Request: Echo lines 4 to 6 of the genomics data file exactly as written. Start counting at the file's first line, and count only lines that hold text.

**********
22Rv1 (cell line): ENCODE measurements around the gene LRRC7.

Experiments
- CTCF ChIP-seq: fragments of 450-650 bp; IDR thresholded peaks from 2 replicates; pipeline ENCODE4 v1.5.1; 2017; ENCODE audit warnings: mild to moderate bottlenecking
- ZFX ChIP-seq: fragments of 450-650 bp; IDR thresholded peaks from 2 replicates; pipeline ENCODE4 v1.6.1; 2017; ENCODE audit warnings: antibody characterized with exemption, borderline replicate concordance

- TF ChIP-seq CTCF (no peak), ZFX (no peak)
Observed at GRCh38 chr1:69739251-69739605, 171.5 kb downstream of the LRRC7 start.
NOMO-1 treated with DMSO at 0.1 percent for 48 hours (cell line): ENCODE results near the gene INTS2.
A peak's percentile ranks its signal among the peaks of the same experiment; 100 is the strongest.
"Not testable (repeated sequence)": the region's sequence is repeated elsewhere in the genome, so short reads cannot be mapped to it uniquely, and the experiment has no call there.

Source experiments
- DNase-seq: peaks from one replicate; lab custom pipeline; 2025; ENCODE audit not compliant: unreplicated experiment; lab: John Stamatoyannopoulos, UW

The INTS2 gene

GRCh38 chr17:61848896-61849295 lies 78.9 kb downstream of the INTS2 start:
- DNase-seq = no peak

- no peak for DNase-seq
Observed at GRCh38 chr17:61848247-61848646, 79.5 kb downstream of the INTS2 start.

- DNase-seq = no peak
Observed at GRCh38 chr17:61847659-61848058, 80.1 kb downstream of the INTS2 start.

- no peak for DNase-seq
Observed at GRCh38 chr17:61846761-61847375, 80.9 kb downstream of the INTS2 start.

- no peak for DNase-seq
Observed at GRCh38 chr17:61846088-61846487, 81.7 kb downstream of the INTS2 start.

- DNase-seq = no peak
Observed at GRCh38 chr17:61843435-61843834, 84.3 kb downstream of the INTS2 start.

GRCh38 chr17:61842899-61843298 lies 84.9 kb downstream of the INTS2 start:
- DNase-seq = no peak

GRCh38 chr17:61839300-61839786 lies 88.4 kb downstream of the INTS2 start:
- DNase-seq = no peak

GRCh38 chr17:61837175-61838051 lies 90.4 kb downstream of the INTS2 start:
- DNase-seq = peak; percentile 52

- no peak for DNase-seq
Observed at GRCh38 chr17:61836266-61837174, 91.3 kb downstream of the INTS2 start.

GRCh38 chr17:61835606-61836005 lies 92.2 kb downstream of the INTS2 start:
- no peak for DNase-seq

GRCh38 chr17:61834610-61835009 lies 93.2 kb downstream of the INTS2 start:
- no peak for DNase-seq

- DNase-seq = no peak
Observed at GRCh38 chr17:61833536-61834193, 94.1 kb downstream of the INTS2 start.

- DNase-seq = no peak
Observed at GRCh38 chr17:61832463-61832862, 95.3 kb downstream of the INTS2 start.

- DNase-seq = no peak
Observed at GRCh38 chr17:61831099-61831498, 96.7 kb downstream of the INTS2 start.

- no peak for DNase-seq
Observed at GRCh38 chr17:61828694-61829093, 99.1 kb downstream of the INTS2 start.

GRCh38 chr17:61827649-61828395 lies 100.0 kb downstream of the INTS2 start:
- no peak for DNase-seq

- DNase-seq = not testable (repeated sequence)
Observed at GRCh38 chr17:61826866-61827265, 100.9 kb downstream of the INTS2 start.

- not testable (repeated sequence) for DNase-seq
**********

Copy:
- ZFX ChIP-seq: fragments of 450-650 bp; IDR thresholded peaks from 2 replicates; pipeline ENCODE4 v1.6.1; 2017; ENCODE audit warnings: antibody characterized with exemption, borderline replicate concordance

- TF ChIP-seq CTCF (no peak), ZFX (no peak)
Observed at GRCh38 chr1:69739251-69739605, 171.5 kb downstream of the LRRC7 start.